Last Saturday we interviewed author Richard Miniter on our weekly Northern Alliance Radio Network program. Miniter is the author of the current book Shadow War: The Untold Story of How the Bush Administration is Winning the War Against Terror.
Miniter conducted the interview with us by cell phone from an undisclosed airport at which he was meeting with confidential sources. The element of intrigue was perfect, and he was a terrific guest — a born storyteller, forthright and full of information.
Today Townhall has posted Rebecca Hagelin’s column on him, titled somewhat unimaginatively “Rich Miniter.” Hagelin describes the experience of talking with Miniter and adds some details to our picture of him.
In doing a little research on Miniter to prepare for the interview, I came across this interesting book by his father (also named Richard): The Things I Want Most: The Extraordinary Story of a Boy’s Journey to a Family of His Own. His parents must be special folks; here’s the book description off the Amazon entry:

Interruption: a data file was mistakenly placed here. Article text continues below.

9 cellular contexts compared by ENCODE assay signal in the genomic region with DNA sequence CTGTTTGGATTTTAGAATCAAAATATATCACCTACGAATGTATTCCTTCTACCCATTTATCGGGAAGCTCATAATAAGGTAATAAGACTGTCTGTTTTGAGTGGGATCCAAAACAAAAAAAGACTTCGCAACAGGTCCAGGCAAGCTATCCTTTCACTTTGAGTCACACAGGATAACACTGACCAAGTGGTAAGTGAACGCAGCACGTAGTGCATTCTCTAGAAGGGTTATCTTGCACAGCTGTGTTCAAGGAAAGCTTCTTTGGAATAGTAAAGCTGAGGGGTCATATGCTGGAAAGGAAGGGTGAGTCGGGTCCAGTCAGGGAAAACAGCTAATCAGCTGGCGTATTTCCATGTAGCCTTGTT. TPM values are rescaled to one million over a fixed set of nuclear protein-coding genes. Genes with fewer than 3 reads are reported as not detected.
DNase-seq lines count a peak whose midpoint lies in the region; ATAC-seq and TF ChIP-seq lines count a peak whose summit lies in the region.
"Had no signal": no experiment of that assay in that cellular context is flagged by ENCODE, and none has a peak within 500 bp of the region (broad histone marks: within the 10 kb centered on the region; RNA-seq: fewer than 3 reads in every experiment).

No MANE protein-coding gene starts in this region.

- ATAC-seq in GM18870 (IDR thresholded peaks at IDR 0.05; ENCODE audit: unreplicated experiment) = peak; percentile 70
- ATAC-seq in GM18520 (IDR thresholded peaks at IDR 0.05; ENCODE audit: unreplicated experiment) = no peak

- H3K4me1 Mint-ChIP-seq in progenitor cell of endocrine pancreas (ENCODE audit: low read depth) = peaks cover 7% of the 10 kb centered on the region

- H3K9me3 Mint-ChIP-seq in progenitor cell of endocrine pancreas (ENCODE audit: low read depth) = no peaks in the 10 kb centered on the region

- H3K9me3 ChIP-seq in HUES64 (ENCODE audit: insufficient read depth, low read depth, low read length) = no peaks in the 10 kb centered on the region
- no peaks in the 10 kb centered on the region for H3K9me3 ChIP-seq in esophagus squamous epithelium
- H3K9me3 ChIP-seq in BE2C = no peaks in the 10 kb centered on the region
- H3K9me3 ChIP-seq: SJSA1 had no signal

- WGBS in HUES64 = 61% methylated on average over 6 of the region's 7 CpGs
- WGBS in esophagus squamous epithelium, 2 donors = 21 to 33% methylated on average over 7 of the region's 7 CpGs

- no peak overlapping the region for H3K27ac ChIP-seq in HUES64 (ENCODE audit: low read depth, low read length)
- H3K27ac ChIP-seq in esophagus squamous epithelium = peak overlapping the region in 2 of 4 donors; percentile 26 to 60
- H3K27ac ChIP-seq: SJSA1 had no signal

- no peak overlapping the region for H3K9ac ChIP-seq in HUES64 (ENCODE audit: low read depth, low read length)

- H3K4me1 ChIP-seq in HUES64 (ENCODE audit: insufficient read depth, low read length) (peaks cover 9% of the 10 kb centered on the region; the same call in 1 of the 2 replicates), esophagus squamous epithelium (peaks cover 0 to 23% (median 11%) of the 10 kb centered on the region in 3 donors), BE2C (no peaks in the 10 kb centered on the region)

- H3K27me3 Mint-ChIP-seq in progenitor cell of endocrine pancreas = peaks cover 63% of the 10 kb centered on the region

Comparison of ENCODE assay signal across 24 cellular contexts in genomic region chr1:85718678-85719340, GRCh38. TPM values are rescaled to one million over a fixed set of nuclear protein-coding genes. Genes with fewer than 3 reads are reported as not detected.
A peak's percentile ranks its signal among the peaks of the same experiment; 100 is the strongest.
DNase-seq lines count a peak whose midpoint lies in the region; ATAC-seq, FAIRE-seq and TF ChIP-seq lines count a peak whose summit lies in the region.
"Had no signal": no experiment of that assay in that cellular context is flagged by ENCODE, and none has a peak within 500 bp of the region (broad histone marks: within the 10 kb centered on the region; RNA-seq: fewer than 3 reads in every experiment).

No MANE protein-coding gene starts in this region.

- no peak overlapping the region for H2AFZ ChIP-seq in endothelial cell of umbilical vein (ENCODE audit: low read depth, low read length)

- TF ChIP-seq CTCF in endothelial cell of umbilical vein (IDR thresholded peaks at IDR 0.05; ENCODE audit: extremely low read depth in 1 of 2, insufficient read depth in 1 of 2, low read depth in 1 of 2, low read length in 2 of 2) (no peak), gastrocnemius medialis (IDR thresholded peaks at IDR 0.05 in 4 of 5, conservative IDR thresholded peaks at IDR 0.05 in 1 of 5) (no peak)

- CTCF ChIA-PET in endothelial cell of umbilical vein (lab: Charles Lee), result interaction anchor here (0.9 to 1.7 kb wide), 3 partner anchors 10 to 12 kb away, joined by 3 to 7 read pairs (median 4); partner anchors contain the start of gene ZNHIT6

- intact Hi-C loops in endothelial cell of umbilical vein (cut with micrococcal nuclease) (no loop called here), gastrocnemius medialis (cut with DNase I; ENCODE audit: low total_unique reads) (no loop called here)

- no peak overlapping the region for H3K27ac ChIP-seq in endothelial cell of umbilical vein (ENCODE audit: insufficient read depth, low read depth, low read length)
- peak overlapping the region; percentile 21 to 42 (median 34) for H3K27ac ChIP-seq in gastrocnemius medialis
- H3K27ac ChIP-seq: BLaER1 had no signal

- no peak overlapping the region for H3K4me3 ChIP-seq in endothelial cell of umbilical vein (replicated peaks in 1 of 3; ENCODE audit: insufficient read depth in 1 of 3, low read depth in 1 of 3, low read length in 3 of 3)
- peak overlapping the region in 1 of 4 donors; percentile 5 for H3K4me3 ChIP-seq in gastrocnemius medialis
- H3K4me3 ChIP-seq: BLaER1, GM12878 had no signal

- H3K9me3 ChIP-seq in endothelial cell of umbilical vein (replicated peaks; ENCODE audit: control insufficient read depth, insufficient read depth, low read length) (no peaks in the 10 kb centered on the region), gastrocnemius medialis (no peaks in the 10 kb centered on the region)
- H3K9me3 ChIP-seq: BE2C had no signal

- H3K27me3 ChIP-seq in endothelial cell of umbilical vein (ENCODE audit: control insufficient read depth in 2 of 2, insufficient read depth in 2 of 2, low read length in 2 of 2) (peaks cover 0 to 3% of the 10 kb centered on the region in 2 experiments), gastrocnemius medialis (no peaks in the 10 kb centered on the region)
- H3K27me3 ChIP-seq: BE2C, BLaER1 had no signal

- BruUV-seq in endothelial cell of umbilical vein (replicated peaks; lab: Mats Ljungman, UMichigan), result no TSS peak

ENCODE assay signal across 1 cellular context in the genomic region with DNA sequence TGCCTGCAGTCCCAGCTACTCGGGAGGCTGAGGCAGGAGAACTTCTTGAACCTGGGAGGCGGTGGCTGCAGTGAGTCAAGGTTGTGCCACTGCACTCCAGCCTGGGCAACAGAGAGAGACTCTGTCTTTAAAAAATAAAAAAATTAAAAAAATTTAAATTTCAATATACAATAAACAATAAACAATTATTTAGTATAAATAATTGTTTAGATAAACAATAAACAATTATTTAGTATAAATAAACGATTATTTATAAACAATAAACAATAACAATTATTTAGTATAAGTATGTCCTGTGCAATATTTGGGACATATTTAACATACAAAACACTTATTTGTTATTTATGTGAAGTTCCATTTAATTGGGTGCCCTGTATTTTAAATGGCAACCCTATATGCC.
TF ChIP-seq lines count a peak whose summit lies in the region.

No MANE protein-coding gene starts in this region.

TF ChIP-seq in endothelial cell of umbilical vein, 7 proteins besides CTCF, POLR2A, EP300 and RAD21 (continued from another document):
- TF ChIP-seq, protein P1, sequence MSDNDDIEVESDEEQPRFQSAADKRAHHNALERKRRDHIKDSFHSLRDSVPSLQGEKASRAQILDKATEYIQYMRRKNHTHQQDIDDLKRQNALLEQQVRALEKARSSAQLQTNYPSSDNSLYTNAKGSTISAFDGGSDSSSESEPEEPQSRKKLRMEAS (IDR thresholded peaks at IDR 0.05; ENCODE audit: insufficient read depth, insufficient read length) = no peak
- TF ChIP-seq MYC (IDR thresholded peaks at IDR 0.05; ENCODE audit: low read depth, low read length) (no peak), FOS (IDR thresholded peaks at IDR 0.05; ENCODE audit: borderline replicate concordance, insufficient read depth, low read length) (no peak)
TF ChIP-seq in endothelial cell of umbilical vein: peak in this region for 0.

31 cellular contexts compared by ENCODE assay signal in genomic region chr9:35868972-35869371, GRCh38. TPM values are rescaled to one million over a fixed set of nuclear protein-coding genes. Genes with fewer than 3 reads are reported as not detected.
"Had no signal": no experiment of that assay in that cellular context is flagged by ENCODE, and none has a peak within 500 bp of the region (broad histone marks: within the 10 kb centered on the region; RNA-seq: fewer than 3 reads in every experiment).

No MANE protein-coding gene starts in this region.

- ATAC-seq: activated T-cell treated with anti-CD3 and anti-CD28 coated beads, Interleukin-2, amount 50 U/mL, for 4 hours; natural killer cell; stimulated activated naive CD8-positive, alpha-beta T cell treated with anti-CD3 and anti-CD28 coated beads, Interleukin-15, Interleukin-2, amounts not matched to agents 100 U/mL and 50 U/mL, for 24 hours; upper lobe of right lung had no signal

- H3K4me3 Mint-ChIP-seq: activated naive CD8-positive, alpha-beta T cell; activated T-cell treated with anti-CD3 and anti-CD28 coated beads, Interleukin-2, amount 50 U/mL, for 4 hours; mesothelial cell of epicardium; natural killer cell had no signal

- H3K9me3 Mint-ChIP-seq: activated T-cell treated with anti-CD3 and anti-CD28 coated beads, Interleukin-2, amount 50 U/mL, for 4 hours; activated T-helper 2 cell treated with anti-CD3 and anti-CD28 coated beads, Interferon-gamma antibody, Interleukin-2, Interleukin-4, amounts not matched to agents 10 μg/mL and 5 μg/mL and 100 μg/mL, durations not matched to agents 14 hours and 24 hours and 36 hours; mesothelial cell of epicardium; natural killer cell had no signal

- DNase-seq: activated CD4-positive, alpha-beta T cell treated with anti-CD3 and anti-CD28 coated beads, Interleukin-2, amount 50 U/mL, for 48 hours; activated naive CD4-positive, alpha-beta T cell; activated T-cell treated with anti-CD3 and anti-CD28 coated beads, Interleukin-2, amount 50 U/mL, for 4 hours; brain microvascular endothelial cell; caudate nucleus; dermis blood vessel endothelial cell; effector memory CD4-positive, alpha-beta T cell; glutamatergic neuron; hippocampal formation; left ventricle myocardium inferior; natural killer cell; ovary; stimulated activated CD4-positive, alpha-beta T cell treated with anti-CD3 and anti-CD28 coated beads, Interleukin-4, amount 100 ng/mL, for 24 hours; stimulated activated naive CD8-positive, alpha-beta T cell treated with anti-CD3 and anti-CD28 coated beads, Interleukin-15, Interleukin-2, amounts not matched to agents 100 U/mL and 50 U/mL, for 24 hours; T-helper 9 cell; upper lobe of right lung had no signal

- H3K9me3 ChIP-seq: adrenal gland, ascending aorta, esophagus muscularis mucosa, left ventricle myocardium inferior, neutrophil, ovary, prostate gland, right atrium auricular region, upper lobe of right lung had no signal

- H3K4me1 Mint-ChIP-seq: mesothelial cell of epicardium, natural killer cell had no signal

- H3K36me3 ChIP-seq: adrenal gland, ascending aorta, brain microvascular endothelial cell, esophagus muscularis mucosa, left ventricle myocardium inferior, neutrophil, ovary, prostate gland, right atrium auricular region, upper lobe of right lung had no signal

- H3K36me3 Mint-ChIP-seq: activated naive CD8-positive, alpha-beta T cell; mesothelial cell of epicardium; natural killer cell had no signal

The remarkable story of a couple who risked everything to open their home–and their hearts–to answer an abandoned child’s wish. It was a small note buried in the file of a deeply troubled eleven-year-old boy–a plea for a normal life Rich and Sue Miniter couldn’t ignore:
The Things I Want MOST:
A fishing pole
The Miniters heard in that simple note the voice of a frightened child who wanted what all children want and need: someone to love who would love them in return.
So they brought Mike home to the cozy country inn they’d restored and managed in rural upstate New York. There, over the next year, they would try to make Mike’s dream come true. But first they would have to work through the fear, anger, and distrust that accompanied this boy who had lived his whole life with the label “severely emotionally disturbed.” For the biggest obstacle to Mike’s happiness was Mike himself, who gave the Miniters every reason to give up but one–the power of love.
We look forward to catching up with Miniter again early next year.